Blaine Higgs sacks health minister, Horizon head

Premier Blaine Higgs dropped his health minister Friday and fired the CEO of one of two New Brunswick health networks after worsening news on the health-care front that included a “traumatizing” death in an emergency department’s waiting room.

Bruce Fitch is now health minister, switching places with Dorothy Shephard, who moves from Health to Social Development, Higgs announced, during a Friday afternoon news conference.

Higgs also announced Horizon Health Network CEO John Dornan was fired from his role, and replaced on an interim basis by Margaret Melanson, the network’s vice-president clinical services.

In addition, Higgs said he revoked the boards of both Horizon and Vitalité health networks and installed in their place a trustee for each.

WATCH | ‘It starts at the top:’ Higgs details changes to health-care leadership

Higgs says he was ‘appalled’ to hear of death in ER waiting room

The premier announced Friday he was firing the CEO of Horizon and replacing his health minister.

“We have a plan,” Higgs said. “It needs to be implemented. The situation we’re in today is the result of many, many years of successive governments refusing to deal with urgent situations.”

The shakeup of New Brunswick’s health-care leadership comes after a patient died in the waiting room of the Dr. Everett Chalmers Regional Hospital’s emergency department early Tuesday morning while waiting for care.

Witness John Staples said the man, a senior, had been waiting alone in a wheelchair, in visible discomfort for hours when he appeared to fall asleep. It was only during a routine check of people in the waiting room that a hospital employee realized the man had stopped breathing, he said.

Investigation ordered into death

Higgs said he was “appalled” when he heard a patient died while waiting to be seen in an emergency department.

He said he’s asked Horizon Health Network to undertake an investigation into what happened, and that if he’s not satisfied with the results, will ask for an external review.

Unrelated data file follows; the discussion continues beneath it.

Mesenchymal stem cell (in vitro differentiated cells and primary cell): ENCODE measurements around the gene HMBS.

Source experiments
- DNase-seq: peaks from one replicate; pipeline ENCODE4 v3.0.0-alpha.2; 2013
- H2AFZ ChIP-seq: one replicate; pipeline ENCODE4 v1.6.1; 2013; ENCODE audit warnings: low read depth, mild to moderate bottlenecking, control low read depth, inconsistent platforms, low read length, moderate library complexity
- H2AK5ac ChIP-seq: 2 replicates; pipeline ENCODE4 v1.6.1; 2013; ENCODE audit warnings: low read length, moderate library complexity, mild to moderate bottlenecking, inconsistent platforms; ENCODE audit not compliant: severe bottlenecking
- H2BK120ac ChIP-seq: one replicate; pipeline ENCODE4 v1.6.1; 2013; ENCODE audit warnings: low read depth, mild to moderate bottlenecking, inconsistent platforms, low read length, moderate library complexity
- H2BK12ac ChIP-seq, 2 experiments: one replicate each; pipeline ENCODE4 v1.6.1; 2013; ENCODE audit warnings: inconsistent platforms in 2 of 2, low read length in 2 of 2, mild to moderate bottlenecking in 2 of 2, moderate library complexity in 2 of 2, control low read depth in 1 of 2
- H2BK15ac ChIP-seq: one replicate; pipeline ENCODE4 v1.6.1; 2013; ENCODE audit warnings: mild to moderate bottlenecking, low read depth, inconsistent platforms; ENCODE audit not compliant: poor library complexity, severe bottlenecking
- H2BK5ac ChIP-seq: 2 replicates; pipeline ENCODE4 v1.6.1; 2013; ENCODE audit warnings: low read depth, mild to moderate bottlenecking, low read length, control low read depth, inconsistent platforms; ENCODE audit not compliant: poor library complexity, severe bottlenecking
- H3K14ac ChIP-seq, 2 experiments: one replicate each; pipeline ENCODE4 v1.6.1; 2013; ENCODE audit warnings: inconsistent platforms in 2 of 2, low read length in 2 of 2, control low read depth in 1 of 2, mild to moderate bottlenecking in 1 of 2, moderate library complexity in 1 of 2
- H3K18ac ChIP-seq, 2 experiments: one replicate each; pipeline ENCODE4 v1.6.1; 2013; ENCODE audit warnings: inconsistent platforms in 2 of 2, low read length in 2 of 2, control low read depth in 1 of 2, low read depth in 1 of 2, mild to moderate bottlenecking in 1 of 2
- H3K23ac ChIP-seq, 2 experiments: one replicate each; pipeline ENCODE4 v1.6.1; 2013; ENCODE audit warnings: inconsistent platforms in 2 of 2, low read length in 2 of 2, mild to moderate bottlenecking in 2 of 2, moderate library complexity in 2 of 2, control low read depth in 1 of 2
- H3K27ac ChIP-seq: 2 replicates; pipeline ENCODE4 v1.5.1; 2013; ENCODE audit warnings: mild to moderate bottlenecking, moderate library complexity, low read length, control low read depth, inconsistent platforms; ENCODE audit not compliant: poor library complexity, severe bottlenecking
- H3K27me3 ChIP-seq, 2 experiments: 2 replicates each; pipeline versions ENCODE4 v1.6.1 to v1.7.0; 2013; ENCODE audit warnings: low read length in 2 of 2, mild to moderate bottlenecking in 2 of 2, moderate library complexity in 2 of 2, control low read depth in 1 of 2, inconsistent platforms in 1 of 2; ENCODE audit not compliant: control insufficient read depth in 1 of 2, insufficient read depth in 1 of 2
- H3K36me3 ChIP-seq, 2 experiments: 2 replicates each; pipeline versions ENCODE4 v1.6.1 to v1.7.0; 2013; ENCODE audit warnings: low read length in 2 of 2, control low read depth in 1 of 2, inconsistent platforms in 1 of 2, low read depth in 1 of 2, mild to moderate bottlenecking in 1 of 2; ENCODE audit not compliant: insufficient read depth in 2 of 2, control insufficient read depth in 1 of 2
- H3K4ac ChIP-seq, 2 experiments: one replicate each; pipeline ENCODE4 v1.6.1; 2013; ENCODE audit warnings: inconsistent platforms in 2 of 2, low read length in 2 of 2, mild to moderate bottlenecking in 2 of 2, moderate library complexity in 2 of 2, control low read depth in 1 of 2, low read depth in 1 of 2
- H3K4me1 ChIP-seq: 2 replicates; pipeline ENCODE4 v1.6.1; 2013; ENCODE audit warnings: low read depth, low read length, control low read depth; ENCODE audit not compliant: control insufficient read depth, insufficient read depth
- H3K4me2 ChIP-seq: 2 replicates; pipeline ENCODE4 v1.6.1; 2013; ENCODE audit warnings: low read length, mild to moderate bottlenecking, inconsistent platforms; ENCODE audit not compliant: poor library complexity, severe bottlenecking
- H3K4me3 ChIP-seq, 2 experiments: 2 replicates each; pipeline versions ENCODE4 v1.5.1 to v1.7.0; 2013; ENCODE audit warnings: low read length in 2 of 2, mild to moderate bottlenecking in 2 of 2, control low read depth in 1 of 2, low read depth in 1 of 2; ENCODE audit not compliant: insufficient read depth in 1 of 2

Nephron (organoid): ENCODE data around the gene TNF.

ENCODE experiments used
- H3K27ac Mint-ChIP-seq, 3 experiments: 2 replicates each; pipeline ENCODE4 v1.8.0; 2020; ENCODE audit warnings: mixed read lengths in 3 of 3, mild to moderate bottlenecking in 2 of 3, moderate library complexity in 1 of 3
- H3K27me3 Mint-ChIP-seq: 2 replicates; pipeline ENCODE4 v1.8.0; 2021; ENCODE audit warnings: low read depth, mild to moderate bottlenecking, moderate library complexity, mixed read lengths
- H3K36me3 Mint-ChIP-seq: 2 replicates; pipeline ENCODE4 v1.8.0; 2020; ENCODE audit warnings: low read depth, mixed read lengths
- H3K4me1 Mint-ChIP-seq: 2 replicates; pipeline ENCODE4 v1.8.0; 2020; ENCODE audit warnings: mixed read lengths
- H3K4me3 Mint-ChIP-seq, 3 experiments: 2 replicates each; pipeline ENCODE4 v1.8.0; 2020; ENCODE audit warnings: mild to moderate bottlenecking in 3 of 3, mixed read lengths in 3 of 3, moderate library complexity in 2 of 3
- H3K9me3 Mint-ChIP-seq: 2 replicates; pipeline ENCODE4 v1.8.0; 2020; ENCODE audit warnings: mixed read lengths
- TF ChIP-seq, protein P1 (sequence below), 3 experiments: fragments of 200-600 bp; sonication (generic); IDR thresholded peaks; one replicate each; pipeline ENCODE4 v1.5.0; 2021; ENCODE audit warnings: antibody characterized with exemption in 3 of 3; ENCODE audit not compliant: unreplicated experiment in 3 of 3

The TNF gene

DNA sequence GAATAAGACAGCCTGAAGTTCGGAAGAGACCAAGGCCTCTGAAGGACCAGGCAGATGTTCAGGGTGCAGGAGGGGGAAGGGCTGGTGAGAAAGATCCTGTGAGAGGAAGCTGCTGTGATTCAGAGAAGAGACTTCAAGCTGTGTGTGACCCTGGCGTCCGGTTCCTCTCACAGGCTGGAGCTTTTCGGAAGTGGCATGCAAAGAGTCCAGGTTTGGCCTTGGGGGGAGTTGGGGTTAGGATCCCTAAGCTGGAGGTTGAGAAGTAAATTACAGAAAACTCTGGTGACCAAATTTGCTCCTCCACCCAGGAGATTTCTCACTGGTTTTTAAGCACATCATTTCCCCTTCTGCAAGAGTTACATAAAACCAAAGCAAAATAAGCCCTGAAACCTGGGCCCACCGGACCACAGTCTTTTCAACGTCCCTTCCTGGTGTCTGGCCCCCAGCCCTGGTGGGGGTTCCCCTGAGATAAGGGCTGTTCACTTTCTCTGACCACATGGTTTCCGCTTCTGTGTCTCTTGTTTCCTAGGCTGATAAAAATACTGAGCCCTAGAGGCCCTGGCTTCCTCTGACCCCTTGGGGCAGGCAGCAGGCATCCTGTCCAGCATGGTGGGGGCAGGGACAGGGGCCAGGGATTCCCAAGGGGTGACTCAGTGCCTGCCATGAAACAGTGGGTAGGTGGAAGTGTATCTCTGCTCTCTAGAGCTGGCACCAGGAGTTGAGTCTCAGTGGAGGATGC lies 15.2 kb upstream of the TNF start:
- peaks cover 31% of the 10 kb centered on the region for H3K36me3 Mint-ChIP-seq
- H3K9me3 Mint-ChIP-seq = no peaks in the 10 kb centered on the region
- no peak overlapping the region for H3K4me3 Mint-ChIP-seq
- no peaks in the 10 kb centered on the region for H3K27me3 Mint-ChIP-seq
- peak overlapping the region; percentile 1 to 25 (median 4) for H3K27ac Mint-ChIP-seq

Premier Blaine Higgs said the death of a patient in a Fredericton waiting room this week was traumatizing for the ER, the family and people who witnessed it. (Pat Richard/CBC)

“I have no doubt that every New Brunswicker is saddened and concerned by this story. We all want to know that if we go to the hospital we will receive help we need.”

Answering questions from reporters, Higgs said his hope is the investigation uncovers whether any standards for care at the hospital were not being met when the patient died in the waiting room.

However, he was quick to note he doesn’t believe fault lies with frontline health-care workers.

“I don’t believe this has anything to do with — and I’m just stating an opinion here — anything to do with the nurses on shift or the people on shift.

“I believe it’s a management issue. I believe there’s no co-ordination of activity and that’s what I’m trying to drive home here. If we don’t get better management results in our hospitals, we won’t get better health care.”

Switching ministers

Higgs praised Shephard’s work during the pandemic, and for her role in putting forward a new health-care plan for the province.

However, he said, Fitch would take a “fresh look” at how the department measures performance and where the shortcomings lie in health care.

Dorothy Shephard was shuffled from being minister of health to minister of social development, while Bruce Fitch was moved from social development to the role of health minister. (CBC)

“In the case of Bruce joining, sometimes a change is, some may say, better than a rest,” Higgs said.

“Bruce is a seasoned individual within the government … he’ll work with people anywhere, as Dorothy was, but bringing in a fresh look at, OK, how do we measure performance? How do we deliver on results? Where have we not provided and followed through on commitments made and what were the root causes of that?”

Revoking health authority boards

In place of the boards of directors for the two health authorities, Higgs said his government has appointed trustees Suzanne Johnston and Gerald Richard for Horizon and Vitalité, respectively.

“We are fortunate to have two outstanding and experienced individuals to come out of retirement to help guide us through these challenging times.